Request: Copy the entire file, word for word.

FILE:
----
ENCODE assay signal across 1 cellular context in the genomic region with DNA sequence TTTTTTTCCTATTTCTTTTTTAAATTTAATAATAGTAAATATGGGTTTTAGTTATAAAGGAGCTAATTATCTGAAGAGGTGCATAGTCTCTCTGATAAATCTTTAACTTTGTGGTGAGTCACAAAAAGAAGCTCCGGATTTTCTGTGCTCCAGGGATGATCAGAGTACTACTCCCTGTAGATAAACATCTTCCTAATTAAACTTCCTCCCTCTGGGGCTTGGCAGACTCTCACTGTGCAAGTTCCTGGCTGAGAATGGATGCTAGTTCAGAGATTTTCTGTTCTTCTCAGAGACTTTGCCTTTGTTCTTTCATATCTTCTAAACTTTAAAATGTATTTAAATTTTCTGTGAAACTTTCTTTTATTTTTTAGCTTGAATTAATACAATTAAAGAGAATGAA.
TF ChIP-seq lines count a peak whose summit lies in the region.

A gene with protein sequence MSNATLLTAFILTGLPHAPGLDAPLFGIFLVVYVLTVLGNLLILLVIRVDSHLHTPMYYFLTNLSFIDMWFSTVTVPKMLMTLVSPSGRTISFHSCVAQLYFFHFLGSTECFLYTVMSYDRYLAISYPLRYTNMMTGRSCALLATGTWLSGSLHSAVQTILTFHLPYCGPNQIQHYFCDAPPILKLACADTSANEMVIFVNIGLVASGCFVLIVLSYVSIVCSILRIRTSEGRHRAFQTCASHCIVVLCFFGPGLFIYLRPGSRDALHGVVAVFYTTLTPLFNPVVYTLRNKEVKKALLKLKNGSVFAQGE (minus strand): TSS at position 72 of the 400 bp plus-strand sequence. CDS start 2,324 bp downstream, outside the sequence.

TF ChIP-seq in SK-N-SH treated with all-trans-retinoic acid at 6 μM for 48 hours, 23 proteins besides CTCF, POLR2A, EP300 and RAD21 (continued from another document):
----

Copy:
ENCODE assay signal across 1 cellular context in the genomic region with DNA sequence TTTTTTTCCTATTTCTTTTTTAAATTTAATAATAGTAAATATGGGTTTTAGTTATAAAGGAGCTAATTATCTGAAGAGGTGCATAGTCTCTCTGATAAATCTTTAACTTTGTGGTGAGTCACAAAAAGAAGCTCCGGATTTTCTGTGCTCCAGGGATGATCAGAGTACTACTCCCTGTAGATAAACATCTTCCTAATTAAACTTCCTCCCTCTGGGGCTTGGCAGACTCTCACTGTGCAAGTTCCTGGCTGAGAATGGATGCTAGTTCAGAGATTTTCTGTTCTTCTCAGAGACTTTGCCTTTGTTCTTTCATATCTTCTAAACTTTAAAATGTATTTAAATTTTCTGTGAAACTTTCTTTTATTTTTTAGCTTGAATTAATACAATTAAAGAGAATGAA.
TF ChIP-seq lines count a peak whose summit lies in the region.

A gene with protein sequence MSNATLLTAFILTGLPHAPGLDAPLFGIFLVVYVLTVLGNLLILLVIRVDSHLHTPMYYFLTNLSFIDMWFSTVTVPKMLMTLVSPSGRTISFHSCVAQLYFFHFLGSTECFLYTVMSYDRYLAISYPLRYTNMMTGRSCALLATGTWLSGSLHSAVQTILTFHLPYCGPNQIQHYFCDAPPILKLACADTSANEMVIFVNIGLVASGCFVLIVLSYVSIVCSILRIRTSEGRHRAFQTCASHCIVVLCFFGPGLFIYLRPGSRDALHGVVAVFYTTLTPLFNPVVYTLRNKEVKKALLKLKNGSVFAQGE (minus strand): TSS at position 72 of the 400 bp plus-strand sequence. CDS start 2,324 bp downstream, outside the sequence.

TF ChIP-seq in SK-N-SH treated with all-trans-retinoic acid at 6 μM for 48 hours, 23 proteins besides CTCF, POLR2A, EP300 and RAD21 (continued from another document):